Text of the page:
Hank Paulson, I think, has the proper attitude for a senior
US official when it comes to l’affaire Wolfowitz. He’s concentrating on the
process, but is leaving himself an honorable opening whereby he can support
Wolfowitz’s ouster so long as the process by which it is obtained is fair.
Condi Rice, on the other hand, is now actively
lobbying European foreign ministers on behalf of Wolfowitz. And apparently
she’s being joined by the White House: "the United States is shoring up
support for the former U.S. deputy defense secretary among a clutch of allies
like Canada and a few Asian and African countries," reports
The White House, which had previously deferred questions over the matter
to the U.S. Treasury, insisted on Wednesday it was not "hanging Paul
Wolfowitz out to dry" and that he had the Bush administration’s strong
The Treasury is officially responsible for U.S. World Bank policy, but Wolfowitz
is strongly identified with the White House as an architect of the American-led
invasion of Iraq.
In other words, Paulson is being overruled by Bush and Rice, which bodes ill
for any deal and makes it more likely that the Europeans will be forced into
an unwanted direct confrontation with the Americans on the World Bank board.
Wolfowitz has to go, for a multitude of reasons. He no longer has the support
or the respect of the Bank’s staff, for starters. He also gave his girlfriend
a monster raise, even after he had proposed recusing himself from any decisions
pertaining to her. And he has changed his story on exactly what happened a good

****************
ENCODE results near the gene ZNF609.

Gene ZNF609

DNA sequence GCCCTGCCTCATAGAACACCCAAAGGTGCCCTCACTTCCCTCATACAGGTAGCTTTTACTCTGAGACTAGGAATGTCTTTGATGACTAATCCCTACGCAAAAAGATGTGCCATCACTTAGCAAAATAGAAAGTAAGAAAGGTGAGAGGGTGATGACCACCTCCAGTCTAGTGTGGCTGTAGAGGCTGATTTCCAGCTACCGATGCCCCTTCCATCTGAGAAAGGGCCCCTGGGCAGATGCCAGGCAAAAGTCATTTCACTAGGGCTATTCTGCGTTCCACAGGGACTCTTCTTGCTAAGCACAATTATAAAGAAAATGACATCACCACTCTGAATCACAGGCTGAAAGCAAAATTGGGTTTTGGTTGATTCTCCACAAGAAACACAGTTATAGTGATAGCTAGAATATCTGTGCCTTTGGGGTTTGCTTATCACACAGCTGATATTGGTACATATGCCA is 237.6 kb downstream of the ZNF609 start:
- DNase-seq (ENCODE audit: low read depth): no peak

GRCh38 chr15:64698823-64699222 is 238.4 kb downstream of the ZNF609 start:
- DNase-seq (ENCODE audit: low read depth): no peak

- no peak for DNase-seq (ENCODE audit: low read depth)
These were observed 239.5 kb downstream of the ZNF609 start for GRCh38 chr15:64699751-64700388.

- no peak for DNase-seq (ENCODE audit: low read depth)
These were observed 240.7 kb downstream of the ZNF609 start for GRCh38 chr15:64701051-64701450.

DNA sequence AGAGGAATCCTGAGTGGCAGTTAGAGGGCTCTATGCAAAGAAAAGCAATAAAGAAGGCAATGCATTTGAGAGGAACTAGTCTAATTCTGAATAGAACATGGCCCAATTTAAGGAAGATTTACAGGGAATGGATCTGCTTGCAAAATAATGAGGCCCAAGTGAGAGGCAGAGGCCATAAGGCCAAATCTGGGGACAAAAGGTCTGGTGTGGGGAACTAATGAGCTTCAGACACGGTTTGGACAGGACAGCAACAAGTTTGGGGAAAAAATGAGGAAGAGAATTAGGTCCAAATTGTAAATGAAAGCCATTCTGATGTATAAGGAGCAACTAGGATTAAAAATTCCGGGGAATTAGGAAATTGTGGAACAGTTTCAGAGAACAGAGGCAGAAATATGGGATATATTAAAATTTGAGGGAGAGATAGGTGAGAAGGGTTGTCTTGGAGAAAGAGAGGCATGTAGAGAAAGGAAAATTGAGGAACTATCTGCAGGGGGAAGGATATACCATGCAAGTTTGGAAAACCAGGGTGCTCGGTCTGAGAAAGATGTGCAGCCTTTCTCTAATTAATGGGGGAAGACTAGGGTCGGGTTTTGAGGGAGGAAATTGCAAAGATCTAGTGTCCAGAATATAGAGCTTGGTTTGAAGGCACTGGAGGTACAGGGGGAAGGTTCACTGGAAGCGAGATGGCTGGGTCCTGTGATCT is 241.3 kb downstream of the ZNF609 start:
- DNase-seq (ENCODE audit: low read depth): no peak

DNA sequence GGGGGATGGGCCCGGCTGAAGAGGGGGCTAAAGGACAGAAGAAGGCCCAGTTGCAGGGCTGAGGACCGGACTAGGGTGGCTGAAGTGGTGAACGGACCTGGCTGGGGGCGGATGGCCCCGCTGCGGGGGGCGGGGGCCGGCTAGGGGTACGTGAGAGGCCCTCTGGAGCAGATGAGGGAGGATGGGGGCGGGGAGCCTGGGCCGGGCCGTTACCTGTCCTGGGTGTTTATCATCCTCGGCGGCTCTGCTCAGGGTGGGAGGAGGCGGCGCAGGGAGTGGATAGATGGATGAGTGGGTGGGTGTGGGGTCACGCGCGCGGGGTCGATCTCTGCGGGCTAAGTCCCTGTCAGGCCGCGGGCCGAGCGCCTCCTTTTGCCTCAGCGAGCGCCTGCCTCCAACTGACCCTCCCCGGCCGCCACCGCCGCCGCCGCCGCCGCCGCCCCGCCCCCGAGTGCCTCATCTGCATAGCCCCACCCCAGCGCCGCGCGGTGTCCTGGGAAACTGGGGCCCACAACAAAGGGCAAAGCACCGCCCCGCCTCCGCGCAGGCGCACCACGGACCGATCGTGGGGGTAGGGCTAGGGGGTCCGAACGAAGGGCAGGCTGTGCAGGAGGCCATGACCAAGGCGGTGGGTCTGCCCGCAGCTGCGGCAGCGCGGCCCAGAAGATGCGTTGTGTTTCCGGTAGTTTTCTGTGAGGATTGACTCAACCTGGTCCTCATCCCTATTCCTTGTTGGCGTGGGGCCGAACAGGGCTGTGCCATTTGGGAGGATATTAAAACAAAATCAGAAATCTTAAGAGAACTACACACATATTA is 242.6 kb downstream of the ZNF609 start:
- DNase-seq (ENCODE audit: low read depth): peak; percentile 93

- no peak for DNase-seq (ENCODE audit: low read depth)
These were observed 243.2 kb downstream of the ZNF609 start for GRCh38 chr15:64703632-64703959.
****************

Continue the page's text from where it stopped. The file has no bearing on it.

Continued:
three or four times by now, which means he’s hardly been open and honest with
the board. It’s well worth reading the statement
of Ad Melkert, the director of the bank’s ethics committee
at the relevant time:
As the Ethics Committee had advised that Mr. Wolfowitz’ proposal for
recusal from personnel matters was insufficient because it did not include
recusal from professional contacts, it is completely incomprehensible that
subsequently Mr. Wolfowitz did exactly what he originally had proposed not
to do: to engage directly in personnel matters concerning his partner. It
would have been perfectly appropriate for him to instruct his relevant Vice
Presidents to resolve the issue in accordance with the advice he had received
from the Ethics Committee and with the Bank’s rules and practices, and
then to otherwise recuse himself from the negotiation and approval of the
terms and conditions.
It’s not obvious why the US is spoiling for a fight over this. Wolfowitz is
sure to go one way or another, so at this point the interests of the US are
in making his departure as painless as possible, and maximizing US control over
the choice of his successor. Unfortunately, the US seems to be acting in direct
opposition to both of those interests right now.